Wait, expensive hospitals aren’t the best choice? Guest Post By: Dave Chase

The first Monday of every month, I’ll be running a new series here called “Medium Rare Healthcare.” The premise: Healthcare is incredibly confusing and expensive, but it doesn’t have to be and there are a lot of people out there working hard to turn things around. The goal of this series is to bring these experts in who provide really good advice delivered in a way that’s easy to understand. I am thrilled to announce that Dave Chase, author, speaker, and creator/co-founder of Health Rosetta, will be kicking the series off today with the inaugural post.

Let’s begin!

Wait, Expensive Hospitals Aren’t the Best Choice?

By: Dave Chase

In healthcare, one of the most persistent myths is that high cost equals high quality. Every year, tens of thousands of patients go to expensive, low-quality medical facilities. They’re being directed by their primary care doctors (who often spend a mere 10 minutes with them during appointments), their friends and family, and the media. They are under an illusion that many of us believe — that more expensive care is better. It’s simply not true.

When patients choose a hospital or other provider, they don’t really know what they’re getting. Not every hospital is safe, let alone high quality, which can put patients at risk. And hospital rankings often are not an accurate measure of quality as they’re based on past reputation rather than current data on safety and quality measures, such as hospital-acquired infections.

Moreover, hospitals often charge widely different prices for the same procedures, independent of variations in quality or even the severity of the patient’s condition. Research has found huge price differences for the same procedures at different hospitals — sometimes, prices can vary within the same hospital. Even after accounting for the gravity of the illness, we still see drastic differences. For example, at one expensive hospital, prices ranged from less than $15,000 to nearly $69,000 for the same major bowel surgery.

Not to mention, we might not even need some of these procedures. Another huge part of costly hospitals and providers is the fact we are being recommended totally unnecessary procedures. Musculoskeletal (MSK) procedures (e.g. some knee procedures and spinal fusions) typically account for a whopping 20 percent of healthcare spending, but only half of MSK procedures are considered appropriate, or are backed by evidence demonstrating their likely success.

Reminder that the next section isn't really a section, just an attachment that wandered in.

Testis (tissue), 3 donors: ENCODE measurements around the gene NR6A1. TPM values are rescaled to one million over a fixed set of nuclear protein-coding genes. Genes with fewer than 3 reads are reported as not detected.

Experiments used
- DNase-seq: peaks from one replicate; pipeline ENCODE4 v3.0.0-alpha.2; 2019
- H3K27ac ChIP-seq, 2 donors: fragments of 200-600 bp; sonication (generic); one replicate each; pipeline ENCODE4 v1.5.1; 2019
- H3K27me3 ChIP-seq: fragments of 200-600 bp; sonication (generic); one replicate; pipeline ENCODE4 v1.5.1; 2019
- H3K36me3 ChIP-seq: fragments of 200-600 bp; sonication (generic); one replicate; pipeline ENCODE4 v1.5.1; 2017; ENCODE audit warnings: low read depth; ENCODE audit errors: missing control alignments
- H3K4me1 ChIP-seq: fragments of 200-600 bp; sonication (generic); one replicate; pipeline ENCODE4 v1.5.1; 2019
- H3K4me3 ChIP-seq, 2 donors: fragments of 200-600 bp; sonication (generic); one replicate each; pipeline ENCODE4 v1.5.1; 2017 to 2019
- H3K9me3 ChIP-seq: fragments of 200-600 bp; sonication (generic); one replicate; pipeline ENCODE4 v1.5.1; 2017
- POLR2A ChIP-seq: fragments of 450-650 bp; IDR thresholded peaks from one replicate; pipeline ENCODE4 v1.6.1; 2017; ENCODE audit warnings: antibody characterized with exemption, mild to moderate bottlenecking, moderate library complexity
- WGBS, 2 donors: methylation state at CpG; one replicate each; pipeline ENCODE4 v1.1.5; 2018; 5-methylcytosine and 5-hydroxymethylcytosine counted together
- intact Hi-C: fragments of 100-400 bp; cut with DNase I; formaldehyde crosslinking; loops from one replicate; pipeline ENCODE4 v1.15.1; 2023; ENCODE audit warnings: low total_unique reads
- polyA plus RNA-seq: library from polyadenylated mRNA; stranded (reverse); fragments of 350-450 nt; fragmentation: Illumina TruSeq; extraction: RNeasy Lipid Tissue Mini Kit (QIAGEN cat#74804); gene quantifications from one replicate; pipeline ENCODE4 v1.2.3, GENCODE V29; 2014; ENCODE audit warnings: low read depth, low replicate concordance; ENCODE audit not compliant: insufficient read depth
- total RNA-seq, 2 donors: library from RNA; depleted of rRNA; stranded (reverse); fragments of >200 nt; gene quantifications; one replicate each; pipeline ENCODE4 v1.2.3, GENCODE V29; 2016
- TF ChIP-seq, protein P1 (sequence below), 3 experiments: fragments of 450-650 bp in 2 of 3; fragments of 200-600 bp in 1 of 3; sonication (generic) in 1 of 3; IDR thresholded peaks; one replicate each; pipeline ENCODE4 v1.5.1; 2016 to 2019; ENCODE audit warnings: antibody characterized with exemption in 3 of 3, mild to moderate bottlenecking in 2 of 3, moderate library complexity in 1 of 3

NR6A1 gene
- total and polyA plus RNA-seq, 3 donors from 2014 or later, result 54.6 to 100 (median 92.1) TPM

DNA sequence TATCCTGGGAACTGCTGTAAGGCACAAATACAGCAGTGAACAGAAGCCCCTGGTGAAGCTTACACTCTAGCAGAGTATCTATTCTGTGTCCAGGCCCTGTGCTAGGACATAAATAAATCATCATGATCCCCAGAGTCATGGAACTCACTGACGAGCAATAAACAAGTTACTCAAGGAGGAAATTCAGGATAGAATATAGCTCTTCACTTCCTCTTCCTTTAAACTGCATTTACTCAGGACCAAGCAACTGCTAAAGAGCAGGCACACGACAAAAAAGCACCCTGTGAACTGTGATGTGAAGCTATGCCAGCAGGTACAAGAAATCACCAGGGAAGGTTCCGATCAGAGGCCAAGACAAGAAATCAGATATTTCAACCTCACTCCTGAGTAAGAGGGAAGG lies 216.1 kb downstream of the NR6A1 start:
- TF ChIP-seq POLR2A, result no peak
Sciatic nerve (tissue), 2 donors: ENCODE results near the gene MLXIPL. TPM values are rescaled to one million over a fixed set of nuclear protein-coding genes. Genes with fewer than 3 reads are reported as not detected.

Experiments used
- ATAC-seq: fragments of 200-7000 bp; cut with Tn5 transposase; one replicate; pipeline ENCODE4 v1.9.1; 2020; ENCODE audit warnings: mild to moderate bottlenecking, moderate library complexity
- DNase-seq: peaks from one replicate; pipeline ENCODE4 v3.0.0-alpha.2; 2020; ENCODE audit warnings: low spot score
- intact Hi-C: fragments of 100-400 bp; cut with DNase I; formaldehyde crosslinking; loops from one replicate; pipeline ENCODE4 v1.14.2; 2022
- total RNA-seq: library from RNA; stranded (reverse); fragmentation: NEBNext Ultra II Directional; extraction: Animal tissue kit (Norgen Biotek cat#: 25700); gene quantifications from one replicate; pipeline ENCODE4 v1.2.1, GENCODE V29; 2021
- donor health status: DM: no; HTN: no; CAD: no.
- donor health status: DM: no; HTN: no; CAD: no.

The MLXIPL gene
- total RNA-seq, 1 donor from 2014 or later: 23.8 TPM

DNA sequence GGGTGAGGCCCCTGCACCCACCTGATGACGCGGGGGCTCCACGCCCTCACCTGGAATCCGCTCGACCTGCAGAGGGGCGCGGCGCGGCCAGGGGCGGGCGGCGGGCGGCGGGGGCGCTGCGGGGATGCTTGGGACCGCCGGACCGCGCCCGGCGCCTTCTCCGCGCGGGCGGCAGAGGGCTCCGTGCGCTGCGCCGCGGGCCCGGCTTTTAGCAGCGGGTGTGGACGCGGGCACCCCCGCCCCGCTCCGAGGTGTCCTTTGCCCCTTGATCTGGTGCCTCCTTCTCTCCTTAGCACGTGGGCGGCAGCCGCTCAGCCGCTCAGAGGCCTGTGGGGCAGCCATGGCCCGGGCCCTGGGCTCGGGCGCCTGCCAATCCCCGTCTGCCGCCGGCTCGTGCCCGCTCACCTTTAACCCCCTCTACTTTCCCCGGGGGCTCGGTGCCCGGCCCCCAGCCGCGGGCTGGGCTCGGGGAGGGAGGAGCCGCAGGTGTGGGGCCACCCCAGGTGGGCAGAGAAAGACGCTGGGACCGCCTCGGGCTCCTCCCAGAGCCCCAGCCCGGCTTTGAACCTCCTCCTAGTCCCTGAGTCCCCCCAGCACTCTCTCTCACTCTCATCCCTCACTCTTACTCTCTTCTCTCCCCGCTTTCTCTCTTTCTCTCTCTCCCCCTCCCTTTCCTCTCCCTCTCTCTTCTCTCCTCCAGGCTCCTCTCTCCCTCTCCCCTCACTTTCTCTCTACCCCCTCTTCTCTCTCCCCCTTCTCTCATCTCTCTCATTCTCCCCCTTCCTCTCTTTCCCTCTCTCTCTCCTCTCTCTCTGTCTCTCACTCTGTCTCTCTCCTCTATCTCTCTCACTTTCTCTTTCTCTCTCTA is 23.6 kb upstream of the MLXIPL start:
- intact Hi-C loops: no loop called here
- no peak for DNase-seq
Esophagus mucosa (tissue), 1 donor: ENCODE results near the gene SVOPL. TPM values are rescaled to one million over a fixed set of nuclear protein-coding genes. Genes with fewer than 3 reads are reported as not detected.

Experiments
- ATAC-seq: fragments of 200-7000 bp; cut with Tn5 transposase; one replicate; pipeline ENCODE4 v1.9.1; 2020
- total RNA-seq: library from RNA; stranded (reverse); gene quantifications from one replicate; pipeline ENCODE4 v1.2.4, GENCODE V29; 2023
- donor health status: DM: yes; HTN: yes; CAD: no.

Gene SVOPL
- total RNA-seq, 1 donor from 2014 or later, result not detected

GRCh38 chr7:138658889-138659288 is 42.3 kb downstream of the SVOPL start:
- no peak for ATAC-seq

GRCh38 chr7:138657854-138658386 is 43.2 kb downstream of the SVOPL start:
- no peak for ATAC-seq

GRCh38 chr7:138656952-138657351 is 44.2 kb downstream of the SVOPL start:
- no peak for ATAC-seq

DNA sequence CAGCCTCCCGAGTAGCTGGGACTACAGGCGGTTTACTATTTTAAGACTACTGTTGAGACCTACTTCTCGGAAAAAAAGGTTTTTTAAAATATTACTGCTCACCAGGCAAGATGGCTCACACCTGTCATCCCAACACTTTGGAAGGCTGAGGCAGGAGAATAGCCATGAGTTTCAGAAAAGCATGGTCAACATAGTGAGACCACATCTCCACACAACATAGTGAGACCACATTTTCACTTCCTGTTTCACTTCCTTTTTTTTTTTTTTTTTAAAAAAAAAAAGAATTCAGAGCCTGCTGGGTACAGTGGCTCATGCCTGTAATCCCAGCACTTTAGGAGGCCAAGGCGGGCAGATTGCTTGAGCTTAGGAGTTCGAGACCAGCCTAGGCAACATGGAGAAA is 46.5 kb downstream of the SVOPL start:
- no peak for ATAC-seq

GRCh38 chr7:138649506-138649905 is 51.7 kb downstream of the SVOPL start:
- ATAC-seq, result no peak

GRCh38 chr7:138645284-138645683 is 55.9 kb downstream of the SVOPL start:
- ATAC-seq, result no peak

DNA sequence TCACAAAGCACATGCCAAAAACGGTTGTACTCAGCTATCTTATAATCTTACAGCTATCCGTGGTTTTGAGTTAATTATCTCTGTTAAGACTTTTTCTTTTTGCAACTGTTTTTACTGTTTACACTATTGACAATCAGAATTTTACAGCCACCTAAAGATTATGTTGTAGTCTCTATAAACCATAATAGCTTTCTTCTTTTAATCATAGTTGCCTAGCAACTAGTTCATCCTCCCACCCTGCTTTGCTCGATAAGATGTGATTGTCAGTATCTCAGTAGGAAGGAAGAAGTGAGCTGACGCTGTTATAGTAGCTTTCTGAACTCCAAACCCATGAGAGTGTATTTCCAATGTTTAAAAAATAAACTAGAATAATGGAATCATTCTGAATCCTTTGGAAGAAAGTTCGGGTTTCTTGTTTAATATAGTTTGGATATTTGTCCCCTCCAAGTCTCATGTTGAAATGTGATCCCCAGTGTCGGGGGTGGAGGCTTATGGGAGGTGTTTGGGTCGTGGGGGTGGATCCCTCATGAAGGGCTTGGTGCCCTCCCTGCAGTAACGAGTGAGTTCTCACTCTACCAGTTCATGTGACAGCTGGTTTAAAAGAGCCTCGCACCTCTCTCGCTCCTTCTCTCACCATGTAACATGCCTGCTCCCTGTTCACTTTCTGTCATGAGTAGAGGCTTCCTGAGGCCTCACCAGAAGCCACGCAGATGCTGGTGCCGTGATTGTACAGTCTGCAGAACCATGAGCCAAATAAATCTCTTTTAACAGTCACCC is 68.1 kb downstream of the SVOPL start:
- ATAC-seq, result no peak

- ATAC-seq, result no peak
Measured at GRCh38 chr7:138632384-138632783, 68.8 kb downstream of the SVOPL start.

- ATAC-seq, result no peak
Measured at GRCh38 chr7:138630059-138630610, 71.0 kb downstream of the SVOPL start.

This can add up in a big way: benefits expert Brian Klepper, former CEO of the National Alliance of Health Care Purchaser Coalitions, estimates that two percent of the entire U.S. economy (not just health care) is wasted on non-evidence-based MSK procedures that add no value — technically, all the waste means these procedures end up subtracting value.

Sometimes, patients who have good insurance don’t have to worry about cost differences or agreeing to unproven procedures because their plan picks up the slack. They can remain blissfully unaware of what goes on behind the scenes, making their healthcare decisions based on their insurance company’s choice when it comes to “valuable” hospitals and doctors. But with high deductible plans becoming more common, these procedures can start to take a toll on the wallets of even the most well-off. Not only that, but the more insurance companies have to pay, the more they will increase premiums for individuals driving continued wage suppression due to escalating healthcare costs. It’s a lose-lose situation all around.

There’s at least one upside to this difficult scenario, however: With more and more of the financial burden placed on greater numbers of individuals, more are clamoring for increased transparency when it comes to out of pocket costs and procedure quality.

Americans lead the world in healthcare costs (healthcare spending is nearly 20 percent of the national economy), yet the United States ranks twenty-sixth in the world for life expectancy. The current system is fraught with low-value options and costs us billions of dollars a year in fraud, waste, and abuse.